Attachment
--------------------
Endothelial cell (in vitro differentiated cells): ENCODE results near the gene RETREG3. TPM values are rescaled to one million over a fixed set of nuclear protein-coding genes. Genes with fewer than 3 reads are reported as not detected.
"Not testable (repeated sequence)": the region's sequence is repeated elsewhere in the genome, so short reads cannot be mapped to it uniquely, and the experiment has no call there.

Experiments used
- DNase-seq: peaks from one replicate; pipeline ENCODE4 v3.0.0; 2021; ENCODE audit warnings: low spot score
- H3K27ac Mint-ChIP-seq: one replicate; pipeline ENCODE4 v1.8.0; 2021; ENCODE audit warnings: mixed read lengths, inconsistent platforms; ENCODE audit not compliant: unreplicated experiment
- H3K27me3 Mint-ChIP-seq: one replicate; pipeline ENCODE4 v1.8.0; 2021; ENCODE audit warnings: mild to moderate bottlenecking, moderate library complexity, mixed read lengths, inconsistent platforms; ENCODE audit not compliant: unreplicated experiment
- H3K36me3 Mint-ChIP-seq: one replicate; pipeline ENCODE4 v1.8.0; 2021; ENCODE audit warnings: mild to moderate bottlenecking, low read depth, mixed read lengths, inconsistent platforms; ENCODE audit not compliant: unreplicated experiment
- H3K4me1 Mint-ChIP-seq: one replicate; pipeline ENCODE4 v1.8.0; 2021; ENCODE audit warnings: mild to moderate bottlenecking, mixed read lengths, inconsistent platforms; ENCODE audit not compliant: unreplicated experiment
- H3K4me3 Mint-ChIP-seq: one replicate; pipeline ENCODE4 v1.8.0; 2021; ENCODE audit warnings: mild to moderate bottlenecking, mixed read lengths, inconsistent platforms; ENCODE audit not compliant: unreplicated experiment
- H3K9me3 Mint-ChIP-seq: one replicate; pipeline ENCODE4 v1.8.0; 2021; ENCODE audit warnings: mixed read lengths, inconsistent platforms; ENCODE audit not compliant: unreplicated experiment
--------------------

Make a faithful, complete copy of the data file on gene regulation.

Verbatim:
Endothelial cell (in vitro differentiated cells): ENCODE results near the gene RETREG3. TPM values are rescaled to one million over a fixed set of nuclear protein-coding genes. Genes with fewer than 3 reads are reported as not detected.
"Not testable (repeated sequence)": the region's sequence is repeated elsewhere in the genome, so short reads cannot be mapped to it uniquely, and the experiment has no call there.

Experiments used
- DNase-seq: peaks from one replicate; pipeline ENCODE4 v3.0.0; 2021; ENCODE audit warnings: low spot score
- H3K27ac Mint-ChIP-seq: one replicate; pipeline ENCODE4 v1.8.0; 2021; ENCODE audit warnings: mixed read lengths, inconsistent platforms; ENCODE audit not compliant: unreplicated experiment
- H3K27me3 Mint-ChIP-seq: one replicate; pipeline ENCODE4 v1.8.0; 2021; ENCODE audit warnings: mild to moderate bottlenecking, moderate library complexity, mixed read lengths, inconsistent platforms; ENCODE audit not compliant: unreplicated experiment
- H3K36me3 Mint-ChIP-seq: one replicate; pipeline ENCODE4 v1.8.0; 2021; ENCODE audit warnings: mild to moderate bottlenecking, low read depth, mixed read lengths, inconsistent platforms; ENCODE audit not compliant: unreplicated experiment
- H3K4me1 Mint-ChIP-seq: one replicate; pipeline ENCODE4 v1.8.0; 2021; ENCODE audit warnings: mild to moderate bottlenecking, mixed read lengths, inconsistent platforms; ENCODE audit not compliant: unreplicated experiment
- H3K4me3 Mint-ChIP-seq: one replicate; pipeline ENCODE4 v1.8.0; 2021; ENCODE audit warnings: mild to moderate bottlenecking, mixed read lengths, inconsistent platforms; ENCODE audit not compliant: unreplicated experiment
- H3K9me3 Mint-ChIP-seq: one replicate; pipeline ENCODE4 v1.8.0; 2021; ENCODE audit warnings: mixed read lengths, inconsistent platforms; ENCODE audit not compliant: unreplicated experiment